Sunday, December 30, 2012

Game Masters!

Earlier in the year I was in Melbourne, Australia, and there was an animation festival on at ACMI, the Australian Centre for the Moving Image, which led me to go along there. What baffled me was that this place wasn't already on my itinerary. It's an amazing place, a feast for the senses, with interactive exhibits galore, including one that takes images of you from multiple camera angles like the Matrix and another that turns the shadow puppets you form into digital monsters, in real time.

However, coming soon at the time was an exhibition charting the history of video games. It was coming soon, but not soon enough and I left the country before it arrived. But as luck, and I daresay  proximity, would have it, the Game Masters exhibition has come to Wellington, to reside in Te Papa, New Zealand's national museum.

Shortly before Christmas I got the chance to go to the opening night, where we got to drink for an hour before being unleashed on a whole welter of games, covering pretty much every year of my own lifetime. Right at the beginning of the exhibition there are classic arcade games, like Tempest, which I'd never actually played in the arcade before,  and the Angry Birds of its day, the infinitely merchandised Pac-Man.

And, frankly, it was this section that held most of my attention. I also realised something I hadn't really appreciated - when I think of old arcade machines I think of conversions or rip-offs on home platforms. Some of these were excellent, but none of them ran as quickly as their counterparts in the arcade, and boy do they run quickly in their original format. Seriously, if you get chance to play a classic old arcade machine you will find a game that was designed within the limits of the hardware, something that is incredibly responsive to your inputs, which it has to be because the rest of the game is pretty hard.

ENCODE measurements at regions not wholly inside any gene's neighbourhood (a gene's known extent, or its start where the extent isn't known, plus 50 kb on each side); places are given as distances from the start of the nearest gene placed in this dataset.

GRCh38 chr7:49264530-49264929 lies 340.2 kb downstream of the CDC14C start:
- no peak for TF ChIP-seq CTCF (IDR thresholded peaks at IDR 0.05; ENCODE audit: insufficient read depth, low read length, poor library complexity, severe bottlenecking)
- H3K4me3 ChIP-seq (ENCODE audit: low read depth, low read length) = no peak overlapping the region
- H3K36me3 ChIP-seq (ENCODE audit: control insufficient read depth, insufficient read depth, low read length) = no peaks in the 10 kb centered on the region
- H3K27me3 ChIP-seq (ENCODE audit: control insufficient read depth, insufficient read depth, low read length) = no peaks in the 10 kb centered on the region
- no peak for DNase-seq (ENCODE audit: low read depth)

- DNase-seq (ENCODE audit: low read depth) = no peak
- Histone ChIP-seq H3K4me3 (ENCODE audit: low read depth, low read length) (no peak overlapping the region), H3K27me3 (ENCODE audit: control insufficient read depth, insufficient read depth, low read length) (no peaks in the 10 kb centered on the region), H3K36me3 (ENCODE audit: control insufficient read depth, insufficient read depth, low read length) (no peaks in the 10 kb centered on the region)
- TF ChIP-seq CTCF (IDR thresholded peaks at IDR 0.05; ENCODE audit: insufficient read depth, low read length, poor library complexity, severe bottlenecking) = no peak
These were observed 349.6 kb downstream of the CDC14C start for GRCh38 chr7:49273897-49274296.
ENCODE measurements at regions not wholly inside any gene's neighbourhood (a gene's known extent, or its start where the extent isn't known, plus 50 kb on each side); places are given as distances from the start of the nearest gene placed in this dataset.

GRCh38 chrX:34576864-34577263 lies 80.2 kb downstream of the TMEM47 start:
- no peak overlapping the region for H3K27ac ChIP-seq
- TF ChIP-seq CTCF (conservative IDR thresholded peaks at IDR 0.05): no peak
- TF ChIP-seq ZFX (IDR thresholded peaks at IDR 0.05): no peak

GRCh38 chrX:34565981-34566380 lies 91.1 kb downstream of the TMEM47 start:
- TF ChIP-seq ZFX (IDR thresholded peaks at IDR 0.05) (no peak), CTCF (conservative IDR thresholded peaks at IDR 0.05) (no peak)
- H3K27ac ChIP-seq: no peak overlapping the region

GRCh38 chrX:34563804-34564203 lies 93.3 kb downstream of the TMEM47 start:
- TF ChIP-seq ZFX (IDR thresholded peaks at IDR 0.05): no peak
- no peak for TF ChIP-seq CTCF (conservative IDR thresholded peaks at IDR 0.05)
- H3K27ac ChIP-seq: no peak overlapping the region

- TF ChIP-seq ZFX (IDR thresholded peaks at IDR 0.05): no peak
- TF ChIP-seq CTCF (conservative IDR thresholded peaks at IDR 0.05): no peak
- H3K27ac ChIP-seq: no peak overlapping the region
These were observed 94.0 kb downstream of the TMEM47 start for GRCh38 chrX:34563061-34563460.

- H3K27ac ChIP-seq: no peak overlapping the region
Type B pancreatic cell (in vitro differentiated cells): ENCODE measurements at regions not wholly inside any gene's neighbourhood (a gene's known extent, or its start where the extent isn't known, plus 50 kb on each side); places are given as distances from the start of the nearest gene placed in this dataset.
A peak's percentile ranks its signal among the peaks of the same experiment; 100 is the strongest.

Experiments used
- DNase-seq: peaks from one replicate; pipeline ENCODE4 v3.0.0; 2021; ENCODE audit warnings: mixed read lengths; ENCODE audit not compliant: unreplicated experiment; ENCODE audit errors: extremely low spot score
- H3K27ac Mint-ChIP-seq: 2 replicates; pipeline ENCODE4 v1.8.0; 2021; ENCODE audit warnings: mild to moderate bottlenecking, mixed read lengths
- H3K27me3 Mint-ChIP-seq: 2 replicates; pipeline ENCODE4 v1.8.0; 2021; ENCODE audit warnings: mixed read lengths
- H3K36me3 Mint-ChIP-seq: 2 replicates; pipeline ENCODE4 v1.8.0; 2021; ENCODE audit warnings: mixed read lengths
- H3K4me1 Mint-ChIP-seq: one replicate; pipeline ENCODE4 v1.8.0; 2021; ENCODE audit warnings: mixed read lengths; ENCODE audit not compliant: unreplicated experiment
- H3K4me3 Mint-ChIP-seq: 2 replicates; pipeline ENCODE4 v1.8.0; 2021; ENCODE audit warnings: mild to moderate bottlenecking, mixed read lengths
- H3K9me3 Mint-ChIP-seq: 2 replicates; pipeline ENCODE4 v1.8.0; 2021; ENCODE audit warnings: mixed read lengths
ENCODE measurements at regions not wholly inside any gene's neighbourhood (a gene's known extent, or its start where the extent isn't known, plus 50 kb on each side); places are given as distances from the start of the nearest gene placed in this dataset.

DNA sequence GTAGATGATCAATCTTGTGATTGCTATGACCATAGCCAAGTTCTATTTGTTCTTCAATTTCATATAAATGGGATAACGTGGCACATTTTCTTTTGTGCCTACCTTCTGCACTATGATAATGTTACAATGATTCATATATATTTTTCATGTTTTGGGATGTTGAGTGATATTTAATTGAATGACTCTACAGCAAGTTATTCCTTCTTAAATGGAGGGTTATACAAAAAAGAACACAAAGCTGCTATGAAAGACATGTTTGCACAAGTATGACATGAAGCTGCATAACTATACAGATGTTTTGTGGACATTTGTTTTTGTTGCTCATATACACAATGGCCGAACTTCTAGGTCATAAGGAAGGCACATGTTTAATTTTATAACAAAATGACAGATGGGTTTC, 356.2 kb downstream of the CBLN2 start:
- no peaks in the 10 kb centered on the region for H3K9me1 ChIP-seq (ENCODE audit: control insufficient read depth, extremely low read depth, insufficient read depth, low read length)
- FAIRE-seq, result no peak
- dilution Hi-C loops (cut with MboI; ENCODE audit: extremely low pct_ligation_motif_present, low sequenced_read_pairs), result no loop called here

To amplify the sense of satisfaction the controls on these machines are part of the game. Paddles might have been common back in the day, especially at Atari from whence Tempest came, but the feel  of this paddle is utterly unlike anything I used on a Binatone or VCS. Its weight is perfect, it's resistance to movement is low but there's just enough to make you feel in control.

But it was Missile Command that impressed me most. It doesn't use a puny small radius trackball, it has a big fat one, probably exactly the same as the first ever trackball invented for the Canadian military, which used a five pin bowling ball - until recently I thought they used a full sized ten pin bowling ball, which was a stupid thought in hindsight. Again, the weight is great, allowing for precise controls as the game gets harder and harder at just the right rate. Of course, I still lost all my cities to nuclear strikes fairly quickly, but I really enjoyed trying to defend them.

And I got all the way through this post without mentioning that Shatter is on display there. Oh, last second fail.